top of page


Laura Beil

Tri-City Tales, Issue No. 17

When Kate Rugroden moved to North Texas in the early 2000s, she didn’t anticipate that she would one day have a room in her house just for bats—dozens of them, some not much bigger than a Tootsie Roll. They are dark brown, freckled, or jet black. All her bats have one thing in common: They wouldn’t survive without her.

“I get the ‘Why Bats?’ question a lot,” she says. A longtime lover of wildlife—and volunteer for animals—Kate spent one week in 2008 taking a class on bat rehabilitation. She was immediately captivated, and has been a part of the non-profit Bat World Sanctuary ever since. Bats, she says, are essential to life on Earth. Their favorite foods are some of the world’s biggest agriculture pests, like the earworm moth, which inflicts $2 billion in damage every year to crops like corn and cotton. A good-sized bat colony scarfs down 10 tons of insects in a single night. Like margaritas? Thank the bats down in Mexico, which pollinate agave plants. No bats, no tequila.

One Saturday in February, Kate brought her bats to the Lifesaving & Learning Center on the Tri-City Animal Shelter & Adoption Center campus for a class on bat rehab. The training is so specialized that participants came from as far away as Arizona and Vermont. Every bat she has arrived at Bat World Sanctuary through volunteers or a member of the public. There’s Milton, who survived almost being eaten by a cat. Or Rosebud, found on the ground in Corpus Christi with a puncture wound. During the Great Texas Freeze of 2021, she and other volunteers took in more than 100 bats with hypothermia. The bats that can’t be nurtured back to health stay with Kate indefinitely, or live the rest of their lives in a sanctuary.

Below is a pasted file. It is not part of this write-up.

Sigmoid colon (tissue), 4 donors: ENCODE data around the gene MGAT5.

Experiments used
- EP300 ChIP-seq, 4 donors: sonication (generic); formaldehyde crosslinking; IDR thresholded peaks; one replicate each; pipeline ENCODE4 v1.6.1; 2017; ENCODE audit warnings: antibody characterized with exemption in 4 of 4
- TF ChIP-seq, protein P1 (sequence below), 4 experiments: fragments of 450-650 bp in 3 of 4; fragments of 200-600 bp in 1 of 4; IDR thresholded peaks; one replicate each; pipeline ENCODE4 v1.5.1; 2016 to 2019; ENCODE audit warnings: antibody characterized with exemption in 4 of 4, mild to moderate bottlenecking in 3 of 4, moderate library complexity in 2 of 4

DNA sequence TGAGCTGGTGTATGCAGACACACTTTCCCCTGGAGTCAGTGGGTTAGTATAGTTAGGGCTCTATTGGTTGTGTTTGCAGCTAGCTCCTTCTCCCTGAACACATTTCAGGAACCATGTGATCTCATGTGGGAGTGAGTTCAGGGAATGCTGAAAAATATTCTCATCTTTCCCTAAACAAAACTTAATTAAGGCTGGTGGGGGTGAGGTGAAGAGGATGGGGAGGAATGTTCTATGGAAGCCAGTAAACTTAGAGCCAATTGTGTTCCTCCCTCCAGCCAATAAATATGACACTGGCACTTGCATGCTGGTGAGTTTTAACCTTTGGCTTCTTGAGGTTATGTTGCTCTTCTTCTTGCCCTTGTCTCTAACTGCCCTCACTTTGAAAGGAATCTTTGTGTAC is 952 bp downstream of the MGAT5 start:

She stresses that people who find orphaned, ill or injured bats shouldn’t handle the animals with bare hands because of the rare but serious risk of rabies. (For instructions on what to do with found bats, visit But once in her care, each bat is given every chance to return to the life it once knew— for their sakes, and ours.

bottom of page